1.2 billion stolen logins, but very few answers

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Over a billion Internet users' login credentials were stolen from half a million websites in what cybersecurity researchers said is a much larger, more invasive data breach than the one that crippled retailer Target last year.

The company that discovered the breach, Hold Security, said in an Aug. 5 statement that personal information, including passwords, user names and email addresses, was pilfered by a Russian crime gang from employers, service and goods suppliers' websites.

The Russian gang, which Hold Security dubbed "CyberVor" ("vor" means "thief" in Russian), accumulated some 4.5 billion records, mostly consisting of stolen login credentials. Of that massive trove, Hold said 1.2 billion of the credentials appear to be unique, and include more than half a billion e-mail addresses. To amass that number of credentials, the company said, the CyberVor group robbed over 420,000 web and FTP sites.

The massive breach comes only weeks after federal officials and agencies warned of persistent threats to critical infrastructure networks. Treasury Secretary Jacob Lew warned of the dangers of cyberattacks on the financial sector in a July 16 speech in New York City, calling the cyber defense of businesses and government "a central test for all of us going forward."

Lew counseled financial services firms and vendors that serve them to use the Obama administration’s framework document for managing cyber risk for critical infrastructure. "Just as you consider your counter-parties when you take on financial risk, you should also consider your counter-parties in the area of cyber risk," he advised.

The CyberVor breach, according to Hold, collected information from a wide variety of websites, from companies large and small, employers and even individuals. The breach dwarfs the late December hack on Target. On August 5, Target said the breach that exposed millions of customers' credit and debit card data has cost the company $148 million.

Hold said the latest breach not only took aim at large companies, but "targeted every site that their victims visited."

"With hundreds of thousands sites affected, the list includes many leaders in virtually all industries across the world, as well as a multitude of small or even personal websites," the company said.

According to Hold, the thieves bootstrapped their sources, working initially with databases bought on the Black Market, using those to attack e-mail providers, social media, and other websites to get them to distribute spam to victims and install malicious redirections on legitimate systems. They also used Black Market-bought botnets to identify vulnerabilities on websites to great affect.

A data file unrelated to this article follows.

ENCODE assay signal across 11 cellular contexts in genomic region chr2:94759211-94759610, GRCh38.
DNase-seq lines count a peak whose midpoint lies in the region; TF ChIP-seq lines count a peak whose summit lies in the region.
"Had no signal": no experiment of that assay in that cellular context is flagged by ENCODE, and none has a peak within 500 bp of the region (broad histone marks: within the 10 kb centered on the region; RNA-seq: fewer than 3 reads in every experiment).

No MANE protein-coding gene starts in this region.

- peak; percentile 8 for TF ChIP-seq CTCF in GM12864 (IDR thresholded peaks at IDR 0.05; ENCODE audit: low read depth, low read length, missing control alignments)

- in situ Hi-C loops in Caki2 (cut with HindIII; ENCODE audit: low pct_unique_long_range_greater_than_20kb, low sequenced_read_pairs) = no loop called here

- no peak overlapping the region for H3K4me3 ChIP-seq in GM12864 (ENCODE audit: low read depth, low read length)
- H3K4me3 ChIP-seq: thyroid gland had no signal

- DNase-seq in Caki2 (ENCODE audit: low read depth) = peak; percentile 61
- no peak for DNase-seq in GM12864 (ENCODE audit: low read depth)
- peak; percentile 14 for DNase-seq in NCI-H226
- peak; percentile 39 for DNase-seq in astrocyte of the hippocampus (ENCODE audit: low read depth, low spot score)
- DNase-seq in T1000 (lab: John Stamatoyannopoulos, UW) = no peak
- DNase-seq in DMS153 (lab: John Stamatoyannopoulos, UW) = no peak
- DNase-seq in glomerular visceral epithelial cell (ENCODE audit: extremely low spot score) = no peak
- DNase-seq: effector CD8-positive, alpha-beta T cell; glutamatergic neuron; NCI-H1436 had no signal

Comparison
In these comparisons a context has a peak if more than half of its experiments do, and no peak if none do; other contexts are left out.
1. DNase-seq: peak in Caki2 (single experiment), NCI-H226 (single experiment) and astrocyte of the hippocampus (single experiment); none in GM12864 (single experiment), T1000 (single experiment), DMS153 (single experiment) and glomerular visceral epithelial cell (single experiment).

"These botnets used victims’ systems to identify SQL vulnerabilities on the sites they visited. The botnet conducted possibly the largest security audit ever," said the company. The botnet identified over 400,000 sites that were potentially vulnerable to the SQL injection flaws it used to steal the information, it added.

The Department of Homeland Security's Industrial Control Systems Cyber Emergency Response Team had warned in late June that it was watching an "ICS-focused malware campaign" emanating from Russia, but that announcement seems unrelated to CyberVor. The threats that ICS-CERT noted then dealt with a remote-action Trojan called Havex that infected industrial control systems sold by three vendors. Symantec, the security research firm that warned ICS about the activity, linked Havex to a loose association of attackers that energy suppliers call Dragonfly or Energetic Bear.

About the Author

Mark Rockwell is a staff writer at FCW.

Before joining FCW, Rockwell was Washington correspondent for Government Security News, where he covered all aspects of homeland security from IT to detection dogs and border security. Over the last 25 years in Washington as a reporter, editor and correspondent, he has covered an increasingly wide array of high-tech issues for publications like Communications Week, Internet Week, Fiber Optics News, magazine and Wireless Week.

Rockwell received a Jesse H. Neal Award for his work covering telecommunications issues, and is a graduate of James Madison University.

Click here for previous articles by Rockwell. Contact him at or follow him on Twitter at @MRockwell4.

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Reader comments

Thu, Aug 7, 2014

In a related article in the commercial media last night, they stated that the suspected companies 'hacked' (my word) were not going to be published to avoid embarrassment. And some identity theft company (forget who) was going to be offering a nebulous monitor package for this, but it was unknown what and if it was going to be a fee program, etc.

I guess the folks who pay the lobbyists and politicians are more important than us common users, although I will grant that I may not know the whole picture and am puffing virtual wacky weed (no, I am not from Colorado or Washington).

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